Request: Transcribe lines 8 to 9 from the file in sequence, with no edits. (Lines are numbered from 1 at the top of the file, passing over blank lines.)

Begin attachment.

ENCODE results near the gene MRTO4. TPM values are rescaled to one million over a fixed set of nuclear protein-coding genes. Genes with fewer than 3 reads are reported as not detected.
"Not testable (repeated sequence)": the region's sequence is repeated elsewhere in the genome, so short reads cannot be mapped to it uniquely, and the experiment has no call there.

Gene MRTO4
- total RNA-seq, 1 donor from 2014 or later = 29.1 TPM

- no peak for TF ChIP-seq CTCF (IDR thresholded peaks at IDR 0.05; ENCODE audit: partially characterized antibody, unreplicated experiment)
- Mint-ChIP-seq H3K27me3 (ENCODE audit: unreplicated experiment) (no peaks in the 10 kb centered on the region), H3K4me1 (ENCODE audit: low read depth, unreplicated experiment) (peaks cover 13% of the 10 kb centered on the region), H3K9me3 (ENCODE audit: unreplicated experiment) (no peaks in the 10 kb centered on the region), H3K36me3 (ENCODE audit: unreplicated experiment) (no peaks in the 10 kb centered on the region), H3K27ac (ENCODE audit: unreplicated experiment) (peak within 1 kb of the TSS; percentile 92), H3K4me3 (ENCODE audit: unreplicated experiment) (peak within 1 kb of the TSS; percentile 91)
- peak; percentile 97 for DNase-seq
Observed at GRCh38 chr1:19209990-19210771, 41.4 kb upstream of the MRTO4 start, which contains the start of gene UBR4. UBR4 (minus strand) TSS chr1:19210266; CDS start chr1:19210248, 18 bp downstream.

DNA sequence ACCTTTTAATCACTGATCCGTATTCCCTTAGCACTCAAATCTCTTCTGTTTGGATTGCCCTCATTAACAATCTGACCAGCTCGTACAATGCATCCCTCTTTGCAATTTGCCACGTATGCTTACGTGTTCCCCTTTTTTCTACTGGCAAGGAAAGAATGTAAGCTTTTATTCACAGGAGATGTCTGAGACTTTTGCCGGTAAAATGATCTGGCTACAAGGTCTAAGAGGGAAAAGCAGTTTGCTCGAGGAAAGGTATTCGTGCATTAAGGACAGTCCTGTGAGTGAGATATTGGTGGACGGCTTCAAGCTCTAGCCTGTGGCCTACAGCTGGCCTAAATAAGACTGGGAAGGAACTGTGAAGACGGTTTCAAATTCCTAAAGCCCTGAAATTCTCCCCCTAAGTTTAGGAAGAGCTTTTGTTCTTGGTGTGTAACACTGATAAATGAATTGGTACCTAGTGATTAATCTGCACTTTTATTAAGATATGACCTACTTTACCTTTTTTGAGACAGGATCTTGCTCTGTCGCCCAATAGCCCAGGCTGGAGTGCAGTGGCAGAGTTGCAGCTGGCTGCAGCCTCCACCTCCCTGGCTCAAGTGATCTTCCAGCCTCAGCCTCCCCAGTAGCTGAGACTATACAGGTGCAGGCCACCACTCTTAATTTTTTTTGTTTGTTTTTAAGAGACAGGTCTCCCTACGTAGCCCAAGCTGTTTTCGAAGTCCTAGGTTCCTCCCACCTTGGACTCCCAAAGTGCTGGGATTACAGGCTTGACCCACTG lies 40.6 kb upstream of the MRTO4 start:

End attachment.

Observed at GRCh38 chr1:19209990-19210771, 41.4 kb upstream of the MRTO4 start, which contains the start of gene UBR4. UBR4 (minus strand) TSS chr1:19210266; CDS start chr1:19210248, 18 bp downstream.

DNA sequence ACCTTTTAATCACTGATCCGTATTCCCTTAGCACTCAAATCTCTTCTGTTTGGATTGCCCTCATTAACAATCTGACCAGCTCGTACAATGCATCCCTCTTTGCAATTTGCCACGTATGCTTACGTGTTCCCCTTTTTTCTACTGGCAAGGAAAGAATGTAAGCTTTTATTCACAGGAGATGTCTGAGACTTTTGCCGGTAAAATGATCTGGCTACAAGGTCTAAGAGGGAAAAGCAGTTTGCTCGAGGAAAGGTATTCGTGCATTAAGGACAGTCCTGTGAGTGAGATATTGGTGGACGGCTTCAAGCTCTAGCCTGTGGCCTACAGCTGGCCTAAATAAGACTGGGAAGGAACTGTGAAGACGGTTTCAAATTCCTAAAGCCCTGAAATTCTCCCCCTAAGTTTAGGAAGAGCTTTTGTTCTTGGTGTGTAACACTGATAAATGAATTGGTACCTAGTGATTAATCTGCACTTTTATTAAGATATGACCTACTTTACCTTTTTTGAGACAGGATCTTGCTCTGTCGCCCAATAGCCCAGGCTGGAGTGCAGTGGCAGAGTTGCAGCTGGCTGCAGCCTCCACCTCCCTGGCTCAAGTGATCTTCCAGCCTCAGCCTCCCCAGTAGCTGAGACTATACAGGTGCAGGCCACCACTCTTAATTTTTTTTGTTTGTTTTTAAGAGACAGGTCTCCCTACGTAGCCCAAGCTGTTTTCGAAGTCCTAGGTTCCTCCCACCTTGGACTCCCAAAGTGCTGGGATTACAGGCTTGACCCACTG lies 40.6 kb upstream of the MRTO4 start: